Our series on ASN’s 50 greatest NFL championship competitors of the past 50 years continues with No. 36 Mike Shanahan, originally published on Jan. 18.
Mike Shanahan’s coaching career includes historic achievements with Hall of Fame players and peers, winning regular-season and postseason records and three Super Bowl rings.
Most football men would gladly trade places with Shanahan, yet the Eastern Illinois graduate and EIU offensive coordinator (1978) is happy to merely be alive.
As a 20-year-old quarterback, Shanahan nearly died in practice one day in 1972. A vicious hit burst a kidney and stopped his heart for 30 seconds, prompting the summoning of a priest to the field to read him last rites.
The incident ended his playing days and started his coaching days, which ended in 2013 with the Washington Redskins, the third NFL team he skippered. In between, he coached in two NCAA title games — winning the Division II title with EIU in 1978 — and five Super Bowls. Shanahan was part of the Denver Broncos staff when the team lost two title games in the 1980s, then was a winner in the ’90s.
Shanahan won a Super Bowl as offensive coordinator with San Francisco in 1994 in one of the game’s biggest beatdowns, and his back-to-back titles as head coach with the Denver Broncos (1997-1998) put him in the company of Vince Lombardi, Chuck Noll, Don Shula, Jimmy Johnson and Bill Belichick.
The Broncos’ win over Atlanta in Super Bowl XXXIII was bittersweet for Shanahan. His feud with his former boss Dan Reeves, who fired him in his first stint with Denver (1984 to 1987), was legendary. Reeves was the Falcons’ head coach, and though Reeves and Shanahan talked civilly about the ill will, everyone knew the men would hate losing a title to the other.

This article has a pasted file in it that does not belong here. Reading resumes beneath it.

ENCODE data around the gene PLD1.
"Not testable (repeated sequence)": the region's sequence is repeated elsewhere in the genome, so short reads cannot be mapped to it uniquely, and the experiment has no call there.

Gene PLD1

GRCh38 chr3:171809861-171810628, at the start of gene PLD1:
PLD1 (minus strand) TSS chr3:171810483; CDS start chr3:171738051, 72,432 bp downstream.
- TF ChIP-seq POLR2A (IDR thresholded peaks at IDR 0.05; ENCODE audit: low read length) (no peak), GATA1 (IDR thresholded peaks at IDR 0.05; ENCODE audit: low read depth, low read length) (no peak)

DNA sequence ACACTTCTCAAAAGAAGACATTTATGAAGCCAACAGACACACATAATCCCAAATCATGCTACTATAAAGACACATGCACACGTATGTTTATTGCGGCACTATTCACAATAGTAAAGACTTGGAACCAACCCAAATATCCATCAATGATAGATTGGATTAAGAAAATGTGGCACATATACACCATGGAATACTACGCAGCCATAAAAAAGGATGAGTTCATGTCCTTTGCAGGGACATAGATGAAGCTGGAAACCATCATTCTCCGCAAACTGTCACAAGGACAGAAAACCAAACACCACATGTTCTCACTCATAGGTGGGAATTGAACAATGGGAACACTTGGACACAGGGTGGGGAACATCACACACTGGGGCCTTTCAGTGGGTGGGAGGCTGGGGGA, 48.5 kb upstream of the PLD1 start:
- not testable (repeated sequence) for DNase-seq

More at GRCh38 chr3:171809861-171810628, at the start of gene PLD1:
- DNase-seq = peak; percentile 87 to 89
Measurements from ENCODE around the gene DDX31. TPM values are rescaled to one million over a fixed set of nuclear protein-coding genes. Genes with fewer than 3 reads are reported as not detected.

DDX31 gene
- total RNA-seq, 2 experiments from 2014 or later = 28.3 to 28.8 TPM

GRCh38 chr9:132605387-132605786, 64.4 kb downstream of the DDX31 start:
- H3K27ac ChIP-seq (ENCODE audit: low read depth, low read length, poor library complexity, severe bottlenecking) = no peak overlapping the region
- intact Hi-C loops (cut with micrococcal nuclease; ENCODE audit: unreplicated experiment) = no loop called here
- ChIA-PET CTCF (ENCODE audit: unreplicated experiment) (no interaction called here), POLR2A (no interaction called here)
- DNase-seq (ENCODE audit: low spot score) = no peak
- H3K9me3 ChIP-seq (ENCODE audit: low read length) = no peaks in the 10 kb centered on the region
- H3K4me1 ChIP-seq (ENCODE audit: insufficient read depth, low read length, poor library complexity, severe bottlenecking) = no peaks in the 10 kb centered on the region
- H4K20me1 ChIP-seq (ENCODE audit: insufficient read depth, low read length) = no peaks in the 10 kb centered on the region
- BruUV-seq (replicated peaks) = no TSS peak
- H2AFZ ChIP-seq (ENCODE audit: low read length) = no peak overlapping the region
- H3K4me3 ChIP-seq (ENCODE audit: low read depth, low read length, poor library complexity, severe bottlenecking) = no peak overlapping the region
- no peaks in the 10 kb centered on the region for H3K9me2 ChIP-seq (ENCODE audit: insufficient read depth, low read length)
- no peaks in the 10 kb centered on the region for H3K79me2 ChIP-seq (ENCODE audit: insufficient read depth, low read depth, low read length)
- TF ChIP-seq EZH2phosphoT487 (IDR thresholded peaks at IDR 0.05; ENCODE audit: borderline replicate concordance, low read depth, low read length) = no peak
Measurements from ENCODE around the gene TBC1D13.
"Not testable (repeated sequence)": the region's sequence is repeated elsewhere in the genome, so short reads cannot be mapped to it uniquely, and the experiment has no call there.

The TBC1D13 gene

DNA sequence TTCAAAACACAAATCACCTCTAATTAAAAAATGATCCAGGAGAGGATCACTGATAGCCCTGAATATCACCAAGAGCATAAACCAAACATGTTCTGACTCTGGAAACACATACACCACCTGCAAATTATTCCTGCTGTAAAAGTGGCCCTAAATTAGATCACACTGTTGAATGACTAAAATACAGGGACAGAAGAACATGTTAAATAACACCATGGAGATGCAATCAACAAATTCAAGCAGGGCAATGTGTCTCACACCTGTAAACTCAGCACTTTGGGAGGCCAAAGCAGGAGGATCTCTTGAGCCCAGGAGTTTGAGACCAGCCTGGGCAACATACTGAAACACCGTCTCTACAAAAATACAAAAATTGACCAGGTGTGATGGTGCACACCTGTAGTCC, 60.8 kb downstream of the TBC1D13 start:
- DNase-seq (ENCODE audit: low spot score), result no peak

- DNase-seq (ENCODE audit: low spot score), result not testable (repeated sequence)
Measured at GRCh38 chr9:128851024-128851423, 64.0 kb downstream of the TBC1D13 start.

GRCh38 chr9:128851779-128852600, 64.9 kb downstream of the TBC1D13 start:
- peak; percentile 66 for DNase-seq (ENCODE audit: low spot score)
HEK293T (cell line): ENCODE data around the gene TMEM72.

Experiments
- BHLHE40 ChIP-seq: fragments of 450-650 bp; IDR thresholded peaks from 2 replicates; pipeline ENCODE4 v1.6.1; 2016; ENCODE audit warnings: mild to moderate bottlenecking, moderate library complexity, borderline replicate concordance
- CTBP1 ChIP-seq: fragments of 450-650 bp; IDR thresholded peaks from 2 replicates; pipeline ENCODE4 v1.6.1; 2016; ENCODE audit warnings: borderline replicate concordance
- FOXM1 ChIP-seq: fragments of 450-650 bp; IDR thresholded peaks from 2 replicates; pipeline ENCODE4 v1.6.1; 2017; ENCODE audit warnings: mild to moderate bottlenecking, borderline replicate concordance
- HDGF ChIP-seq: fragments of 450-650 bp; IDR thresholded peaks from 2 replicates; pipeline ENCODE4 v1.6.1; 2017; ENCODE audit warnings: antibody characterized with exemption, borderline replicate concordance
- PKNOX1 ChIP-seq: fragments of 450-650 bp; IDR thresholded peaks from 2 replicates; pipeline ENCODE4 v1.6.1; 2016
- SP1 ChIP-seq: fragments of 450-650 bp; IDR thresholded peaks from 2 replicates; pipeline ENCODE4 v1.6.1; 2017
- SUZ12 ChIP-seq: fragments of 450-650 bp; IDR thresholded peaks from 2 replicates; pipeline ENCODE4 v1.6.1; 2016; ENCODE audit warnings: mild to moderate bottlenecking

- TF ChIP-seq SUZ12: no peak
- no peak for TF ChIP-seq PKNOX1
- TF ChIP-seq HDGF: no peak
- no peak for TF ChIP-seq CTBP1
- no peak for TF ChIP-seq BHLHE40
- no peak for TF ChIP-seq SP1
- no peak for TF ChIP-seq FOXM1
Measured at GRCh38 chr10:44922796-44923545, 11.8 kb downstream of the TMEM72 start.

Broncos quarterback John Elway, who was in the middle of the antagonism between Reeves and Shanahan, was quoted in a pregame story in the New York Times as telling a teammate, ”I think you will see two guys in the Super Bowl who will really want to beat each other to a pulp.”
Shanahan told the Dallas News his favorite Super Bowl memory was during the Broncos’ 31-24 upset of Green Bay in 1997. The franchise’s first title was secured on the Packers’ last play.
“It was fourth-and-four and John Mobley knocked down a pass from Brett Favre,” Shanahan recalled. “We finally won a Super Bowl. I was with the Broncos in the Super Bowls we lost and people from Denver came back saying, `I’m not sure if we even want to go back there because every time we go we get embarrassed.’
“Even though we were going (in 1998), so many people didn’t want us to go. I couldn’t believe it. How can you be afraid to go back?”